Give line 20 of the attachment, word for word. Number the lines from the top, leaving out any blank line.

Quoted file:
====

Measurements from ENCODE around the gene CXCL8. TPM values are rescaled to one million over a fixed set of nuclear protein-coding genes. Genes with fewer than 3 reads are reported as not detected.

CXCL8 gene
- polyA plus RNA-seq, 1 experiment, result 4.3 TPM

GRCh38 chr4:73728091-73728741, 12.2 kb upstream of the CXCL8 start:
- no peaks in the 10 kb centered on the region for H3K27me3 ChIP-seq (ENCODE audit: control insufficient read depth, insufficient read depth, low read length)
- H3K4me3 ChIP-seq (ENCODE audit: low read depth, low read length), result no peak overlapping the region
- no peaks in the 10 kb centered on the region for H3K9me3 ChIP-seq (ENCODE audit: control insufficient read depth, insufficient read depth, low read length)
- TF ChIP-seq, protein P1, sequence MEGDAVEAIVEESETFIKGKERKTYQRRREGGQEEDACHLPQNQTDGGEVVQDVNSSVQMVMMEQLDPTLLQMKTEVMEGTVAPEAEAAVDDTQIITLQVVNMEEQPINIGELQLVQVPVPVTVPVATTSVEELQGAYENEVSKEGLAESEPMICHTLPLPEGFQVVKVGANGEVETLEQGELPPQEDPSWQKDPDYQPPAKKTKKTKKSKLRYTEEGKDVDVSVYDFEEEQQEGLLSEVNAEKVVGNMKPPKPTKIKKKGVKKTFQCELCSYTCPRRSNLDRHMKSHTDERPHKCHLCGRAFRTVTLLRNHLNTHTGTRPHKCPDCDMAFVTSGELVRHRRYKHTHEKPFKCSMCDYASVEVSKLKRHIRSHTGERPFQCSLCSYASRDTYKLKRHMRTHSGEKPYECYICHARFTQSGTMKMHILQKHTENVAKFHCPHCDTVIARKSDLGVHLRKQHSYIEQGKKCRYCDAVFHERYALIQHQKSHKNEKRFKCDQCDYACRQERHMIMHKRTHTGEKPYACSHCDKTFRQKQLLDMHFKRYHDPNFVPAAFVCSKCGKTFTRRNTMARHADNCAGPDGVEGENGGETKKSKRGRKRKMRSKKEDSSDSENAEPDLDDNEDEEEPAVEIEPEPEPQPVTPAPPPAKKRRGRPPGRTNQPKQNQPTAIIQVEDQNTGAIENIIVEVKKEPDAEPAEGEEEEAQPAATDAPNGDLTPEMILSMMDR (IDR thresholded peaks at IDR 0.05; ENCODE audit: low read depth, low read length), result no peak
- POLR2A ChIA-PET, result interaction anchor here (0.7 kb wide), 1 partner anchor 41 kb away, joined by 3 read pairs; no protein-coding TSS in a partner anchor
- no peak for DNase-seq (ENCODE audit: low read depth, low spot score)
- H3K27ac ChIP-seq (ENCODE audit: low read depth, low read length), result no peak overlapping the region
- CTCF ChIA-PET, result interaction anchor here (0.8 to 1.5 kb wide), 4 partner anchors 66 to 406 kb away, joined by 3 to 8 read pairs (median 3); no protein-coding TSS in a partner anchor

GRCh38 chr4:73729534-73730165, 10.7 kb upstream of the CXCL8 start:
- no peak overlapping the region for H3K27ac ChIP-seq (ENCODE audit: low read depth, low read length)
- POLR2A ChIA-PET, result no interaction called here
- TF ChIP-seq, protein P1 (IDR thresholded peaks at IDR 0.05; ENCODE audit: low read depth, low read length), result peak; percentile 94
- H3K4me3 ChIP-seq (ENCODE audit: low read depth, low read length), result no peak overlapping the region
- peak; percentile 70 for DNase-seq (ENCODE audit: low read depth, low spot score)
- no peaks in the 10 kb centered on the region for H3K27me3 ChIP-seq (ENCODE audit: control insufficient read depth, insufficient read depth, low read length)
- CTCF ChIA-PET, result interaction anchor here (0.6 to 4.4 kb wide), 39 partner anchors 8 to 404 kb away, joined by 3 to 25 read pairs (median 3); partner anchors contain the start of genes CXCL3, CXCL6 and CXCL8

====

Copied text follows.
- CTCF ChIA-PET, result interaction anchor here (0.6 to 4.4 kb wide), 39 partner anchors 8 to 404 kb away, joined by 3 to 25 read pairs (median 3); partner anchors contain the start of genes CXCL3, CXCL6 and CXCL8